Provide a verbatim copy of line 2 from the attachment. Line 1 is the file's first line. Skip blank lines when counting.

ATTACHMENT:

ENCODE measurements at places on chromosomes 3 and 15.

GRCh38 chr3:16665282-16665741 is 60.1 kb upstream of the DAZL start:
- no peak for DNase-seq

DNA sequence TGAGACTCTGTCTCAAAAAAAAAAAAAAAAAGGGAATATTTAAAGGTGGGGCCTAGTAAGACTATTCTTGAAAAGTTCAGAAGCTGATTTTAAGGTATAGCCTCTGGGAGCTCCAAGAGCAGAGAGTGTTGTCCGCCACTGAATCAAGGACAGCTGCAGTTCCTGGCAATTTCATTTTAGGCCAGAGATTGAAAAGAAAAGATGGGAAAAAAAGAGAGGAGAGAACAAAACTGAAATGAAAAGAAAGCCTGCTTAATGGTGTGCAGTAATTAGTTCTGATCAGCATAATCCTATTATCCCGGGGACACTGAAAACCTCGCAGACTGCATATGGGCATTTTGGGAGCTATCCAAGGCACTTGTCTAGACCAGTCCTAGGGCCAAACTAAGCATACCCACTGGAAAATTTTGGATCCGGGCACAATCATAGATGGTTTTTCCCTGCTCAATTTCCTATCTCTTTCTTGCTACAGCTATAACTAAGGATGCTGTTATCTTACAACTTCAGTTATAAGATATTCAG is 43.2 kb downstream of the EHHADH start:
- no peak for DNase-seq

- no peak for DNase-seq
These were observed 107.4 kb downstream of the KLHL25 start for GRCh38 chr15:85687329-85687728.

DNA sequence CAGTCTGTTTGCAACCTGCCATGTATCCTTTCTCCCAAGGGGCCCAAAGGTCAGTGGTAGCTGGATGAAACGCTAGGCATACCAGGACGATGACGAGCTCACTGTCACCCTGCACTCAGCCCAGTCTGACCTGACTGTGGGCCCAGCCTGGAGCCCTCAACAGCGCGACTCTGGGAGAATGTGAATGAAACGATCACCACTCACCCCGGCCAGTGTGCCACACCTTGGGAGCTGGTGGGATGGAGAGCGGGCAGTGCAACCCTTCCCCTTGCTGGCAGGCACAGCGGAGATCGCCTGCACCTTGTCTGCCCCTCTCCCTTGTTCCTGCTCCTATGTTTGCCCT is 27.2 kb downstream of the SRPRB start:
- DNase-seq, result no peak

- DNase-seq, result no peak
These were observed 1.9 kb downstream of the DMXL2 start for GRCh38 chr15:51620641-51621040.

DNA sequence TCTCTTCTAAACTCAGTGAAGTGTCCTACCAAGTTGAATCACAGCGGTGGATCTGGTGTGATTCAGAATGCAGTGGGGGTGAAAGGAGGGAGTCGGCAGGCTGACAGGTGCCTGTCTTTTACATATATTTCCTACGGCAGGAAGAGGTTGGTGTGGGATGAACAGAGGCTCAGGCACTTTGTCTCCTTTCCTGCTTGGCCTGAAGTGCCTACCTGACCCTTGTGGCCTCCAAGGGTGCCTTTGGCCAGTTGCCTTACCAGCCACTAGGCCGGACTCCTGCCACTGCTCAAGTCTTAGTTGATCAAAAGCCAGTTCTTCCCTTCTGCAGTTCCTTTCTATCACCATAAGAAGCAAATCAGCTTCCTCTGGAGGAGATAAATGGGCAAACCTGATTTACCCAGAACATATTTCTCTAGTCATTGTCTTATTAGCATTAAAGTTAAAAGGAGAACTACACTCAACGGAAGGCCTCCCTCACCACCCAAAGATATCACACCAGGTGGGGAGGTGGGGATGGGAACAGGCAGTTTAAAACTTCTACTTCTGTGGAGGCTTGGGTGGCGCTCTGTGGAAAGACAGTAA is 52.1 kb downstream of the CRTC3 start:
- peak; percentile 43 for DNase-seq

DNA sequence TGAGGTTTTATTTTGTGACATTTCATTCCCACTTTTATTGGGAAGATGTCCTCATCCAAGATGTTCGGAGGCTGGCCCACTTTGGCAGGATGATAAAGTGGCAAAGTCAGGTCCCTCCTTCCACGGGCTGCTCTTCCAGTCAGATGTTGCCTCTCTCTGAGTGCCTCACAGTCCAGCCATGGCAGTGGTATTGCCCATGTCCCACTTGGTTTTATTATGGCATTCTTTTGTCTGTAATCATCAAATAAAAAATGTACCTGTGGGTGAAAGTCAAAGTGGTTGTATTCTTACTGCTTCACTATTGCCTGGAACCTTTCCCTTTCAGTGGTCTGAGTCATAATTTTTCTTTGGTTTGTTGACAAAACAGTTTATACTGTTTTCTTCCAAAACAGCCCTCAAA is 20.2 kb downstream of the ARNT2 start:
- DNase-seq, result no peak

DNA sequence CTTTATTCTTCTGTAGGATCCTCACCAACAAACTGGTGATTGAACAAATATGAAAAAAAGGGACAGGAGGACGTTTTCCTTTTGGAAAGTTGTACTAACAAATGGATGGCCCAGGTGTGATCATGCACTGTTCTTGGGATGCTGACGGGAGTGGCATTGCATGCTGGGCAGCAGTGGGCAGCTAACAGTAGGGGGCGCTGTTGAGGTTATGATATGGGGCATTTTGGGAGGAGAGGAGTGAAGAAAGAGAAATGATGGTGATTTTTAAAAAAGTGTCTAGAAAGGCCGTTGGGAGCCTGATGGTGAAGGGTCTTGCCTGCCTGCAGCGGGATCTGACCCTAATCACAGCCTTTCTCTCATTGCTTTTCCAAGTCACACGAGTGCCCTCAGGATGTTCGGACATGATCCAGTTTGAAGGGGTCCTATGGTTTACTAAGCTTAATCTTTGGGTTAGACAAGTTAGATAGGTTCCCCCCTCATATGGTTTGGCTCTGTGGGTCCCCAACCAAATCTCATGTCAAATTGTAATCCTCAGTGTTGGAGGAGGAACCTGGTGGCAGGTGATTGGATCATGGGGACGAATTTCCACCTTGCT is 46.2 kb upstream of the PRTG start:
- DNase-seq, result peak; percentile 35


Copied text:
GRCh38 chr3:16665282-16665741 is 60.1 kb upstream of the DAZL start: